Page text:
Colombia: UN mission begins working to verify compliance with historic peace deal

30 September 2016

Nine representatives of the Government of Colombia, as well as nine members from the Revolutionary Armed Forces of Colombia–People's Army (FARC-EP) and 18 international observers from the UN mission in the country have started working together at the joint Monitoring and Verification Mechanism headquarters in Bogota.

“For the United Nations this joint effort is essential. It is an initial guarantee to all and Colombians that we are advancing with what was jointly agreed by the parts on bilateral ceasefire monitoring and verification – which was also unanimously approved by the UN Security Council,” said General Javier Perez Aquino, Coordinator of the tripartite Mechanism and head of international observers at the UN Mission in Colombia.

On Monday, representatives from the three entities will kick start joint activities in the first five of the eight regional offices: Florencia, Popayan, San José del Guaviare, Valledupar and Villavicencio, the UN Mission in Colombia said.

The Mission highlighted that women and men who form part of the joint Mechanism will monitor and verify the bilateral ceasefire and cessation of hostilities in Colombia that are part of a peace deal ending more than 50 years of conflict in the country. They are also planning and coordinating logistics for the regional offices and the zones where the separation of forces will take place, the Mission said.

On Monday, UN Secretary-General Ban Ki-moon was in Cartagena to welcome the signing by the Government and the FARC–EP of the peace deal. Deeply moved to see thousands of Colombians at the signing ceremony, Mr. Ban said he was honoured to celebrate the achievement of the parties “and that of countless Colombians who never lost hope in peace.”

Since 2012, the parties involved have been in talks hosted in Havana, Cuba. Throughout, negotiators reached agreements on key issues such as political participation, land rights, illicit drugs and victims' rights and transitional justice. Among other developments, the Government and the FARC-EP announced in May an agreement to release and reintegrate child soldiers from the opposition force. The parties also announced the establishment of a gender sub-commission to bolster the voice of women in the peace process.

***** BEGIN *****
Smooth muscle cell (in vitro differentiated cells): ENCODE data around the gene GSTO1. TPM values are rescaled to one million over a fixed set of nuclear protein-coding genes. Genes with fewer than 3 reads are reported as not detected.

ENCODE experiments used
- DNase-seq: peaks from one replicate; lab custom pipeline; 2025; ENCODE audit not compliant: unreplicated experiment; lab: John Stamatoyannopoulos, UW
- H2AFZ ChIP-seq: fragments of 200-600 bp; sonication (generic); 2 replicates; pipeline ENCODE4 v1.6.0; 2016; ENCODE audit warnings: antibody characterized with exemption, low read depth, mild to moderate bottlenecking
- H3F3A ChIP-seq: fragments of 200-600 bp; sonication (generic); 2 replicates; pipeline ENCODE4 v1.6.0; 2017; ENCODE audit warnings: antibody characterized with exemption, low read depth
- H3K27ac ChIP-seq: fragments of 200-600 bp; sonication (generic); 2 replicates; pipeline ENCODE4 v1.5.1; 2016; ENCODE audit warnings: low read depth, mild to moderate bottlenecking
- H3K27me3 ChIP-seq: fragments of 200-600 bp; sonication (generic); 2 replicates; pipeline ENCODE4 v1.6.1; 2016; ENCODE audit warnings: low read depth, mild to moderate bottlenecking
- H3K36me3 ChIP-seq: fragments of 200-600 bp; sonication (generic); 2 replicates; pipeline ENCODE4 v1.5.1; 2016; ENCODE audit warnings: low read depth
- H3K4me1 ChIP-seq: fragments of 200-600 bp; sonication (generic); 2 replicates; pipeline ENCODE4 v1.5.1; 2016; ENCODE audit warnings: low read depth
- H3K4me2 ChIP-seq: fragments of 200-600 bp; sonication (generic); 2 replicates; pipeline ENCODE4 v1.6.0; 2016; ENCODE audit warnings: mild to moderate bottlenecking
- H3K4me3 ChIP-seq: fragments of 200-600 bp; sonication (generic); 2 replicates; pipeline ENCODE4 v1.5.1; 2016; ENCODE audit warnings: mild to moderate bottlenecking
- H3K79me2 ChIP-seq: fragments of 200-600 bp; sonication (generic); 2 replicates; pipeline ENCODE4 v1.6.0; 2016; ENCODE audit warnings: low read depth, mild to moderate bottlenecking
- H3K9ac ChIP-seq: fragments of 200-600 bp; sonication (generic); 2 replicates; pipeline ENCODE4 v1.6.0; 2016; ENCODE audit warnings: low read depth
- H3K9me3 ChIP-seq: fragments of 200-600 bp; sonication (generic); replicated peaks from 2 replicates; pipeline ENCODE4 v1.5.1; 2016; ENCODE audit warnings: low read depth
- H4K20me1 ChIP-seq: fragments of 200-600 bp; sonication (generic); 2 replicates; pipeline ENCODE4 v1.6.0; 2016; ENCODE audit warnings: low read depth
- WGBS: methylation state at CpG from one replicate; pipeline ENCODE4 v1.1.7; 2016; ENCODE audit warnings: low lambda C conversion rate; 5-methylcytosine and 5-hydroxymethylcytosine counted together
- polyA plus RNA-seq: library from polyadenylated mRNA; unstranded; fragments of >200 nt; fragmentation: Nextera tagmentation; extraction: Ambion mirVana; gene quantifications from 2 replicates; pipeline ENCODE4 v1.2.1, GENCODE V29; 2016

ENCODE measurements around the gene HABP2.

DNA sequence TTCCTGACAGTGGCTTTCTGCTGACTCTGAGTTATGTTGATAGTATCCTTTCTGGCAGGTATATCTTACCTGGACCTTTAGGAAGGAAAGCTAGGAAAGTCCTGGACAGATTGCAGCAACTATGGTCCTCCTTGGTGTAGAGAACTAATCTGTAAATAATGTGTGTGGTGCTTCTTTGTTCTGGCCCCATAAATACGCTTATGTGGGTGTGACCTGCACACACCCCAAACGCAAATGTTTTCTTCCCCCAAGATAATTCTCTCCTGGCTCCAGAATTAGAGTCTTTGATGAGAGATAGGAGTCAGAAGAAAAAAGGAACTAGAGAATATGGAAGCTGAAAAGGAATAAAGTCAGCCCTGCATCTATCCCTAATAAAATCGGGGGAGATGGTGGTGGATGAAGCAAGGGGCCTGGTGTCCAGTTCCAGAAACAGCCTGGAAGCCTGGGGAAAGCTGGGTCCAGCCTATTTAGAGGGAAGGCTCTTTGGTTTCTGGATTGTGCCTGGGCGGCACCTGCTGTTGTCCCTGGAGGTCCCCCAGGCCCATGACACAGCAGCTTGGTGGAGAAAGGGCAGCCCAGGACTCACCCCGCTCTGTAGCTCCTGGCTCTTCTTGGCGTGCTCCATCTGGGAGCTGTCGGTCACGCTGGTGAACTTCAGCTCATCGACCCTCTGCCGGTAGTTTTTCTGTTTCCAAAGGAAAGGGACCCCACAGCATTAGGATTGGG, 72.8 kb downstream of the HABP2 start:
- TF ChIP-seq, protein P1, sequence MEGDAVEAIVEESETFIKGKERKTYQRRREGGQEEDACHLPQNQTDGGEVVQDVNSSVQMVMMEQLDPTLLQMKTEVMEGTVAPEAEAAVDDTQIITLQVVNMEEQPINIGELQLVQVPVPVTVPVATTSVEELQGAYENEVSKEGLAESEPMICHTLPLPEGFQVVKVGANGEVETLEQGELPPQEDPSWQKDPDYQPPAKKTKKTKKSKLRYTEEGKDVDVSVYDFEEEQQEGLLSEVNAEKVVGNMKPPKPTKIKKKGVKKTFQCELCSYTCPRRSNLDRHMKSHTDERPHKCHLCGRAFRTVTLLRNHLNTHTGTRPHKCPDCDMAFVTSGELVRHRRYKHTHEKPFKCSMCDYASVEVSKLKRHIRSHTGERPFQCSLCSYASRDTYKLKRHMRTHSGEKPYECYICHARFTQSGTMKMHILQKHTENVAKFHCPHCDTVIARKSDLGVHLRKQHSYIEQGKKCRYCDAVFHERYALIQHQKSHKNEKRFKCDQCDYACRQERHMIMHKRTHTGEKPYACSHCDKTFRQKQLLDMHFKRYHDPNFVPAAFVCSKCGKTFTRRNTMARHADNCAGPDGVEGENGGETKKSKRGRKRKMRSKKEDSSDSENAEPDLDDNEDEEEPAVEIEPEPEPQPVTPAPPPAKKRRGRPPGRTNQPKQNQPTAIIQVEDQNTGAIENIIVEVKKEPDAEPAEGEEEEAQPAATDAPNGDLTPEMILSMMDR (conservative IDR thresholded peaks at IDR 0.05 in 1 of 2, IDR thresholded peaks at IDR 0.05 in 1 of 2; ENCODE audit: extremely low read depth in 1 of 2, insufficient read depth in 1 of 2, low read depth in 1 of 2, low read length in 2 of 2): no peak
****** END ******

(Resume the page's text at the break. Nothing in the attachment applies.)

“This Mechanism installed today reflects the commitment of the Government, FARC-EP and the United Nations to begin building a stable and lasting peace for Colombia,” said Rear Admiral Orlando Romero Reyes, delegate of the national government in the tripartite Mechanism.

“We follow the path of peace with social justice for the benefit of all Colombians. The mechanism will work to guarantee compliance with the agreement,” said Marco Leon Calarca, chief of the FARC-EP in the Mechanism.

The Mechanism is composed of representatives of the Government and the FARC-EP, under the coordination of international observers from the UN Mission in Colombia. The joint Mechanism enables the Government, FARC-EP and the UN Mission to directly observe compliance with the agreement and promptly resolve any disputes.

 

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As Colombians bid farewell to ‘decades of flames,’ Ban pledges UN support to historic peace deal

Colombians are “bidding farewell to decades of flames and sending up a bright flare of hope that illuminates the world,” United Nations Secretary-General Ban Ki-moon said today in Cartagena, welcoming the signing by the Government and the Revolutionary Armed Forces of Colombia – People's Army (FARC-EP) of a peace deal ending more than 50 years of conflict.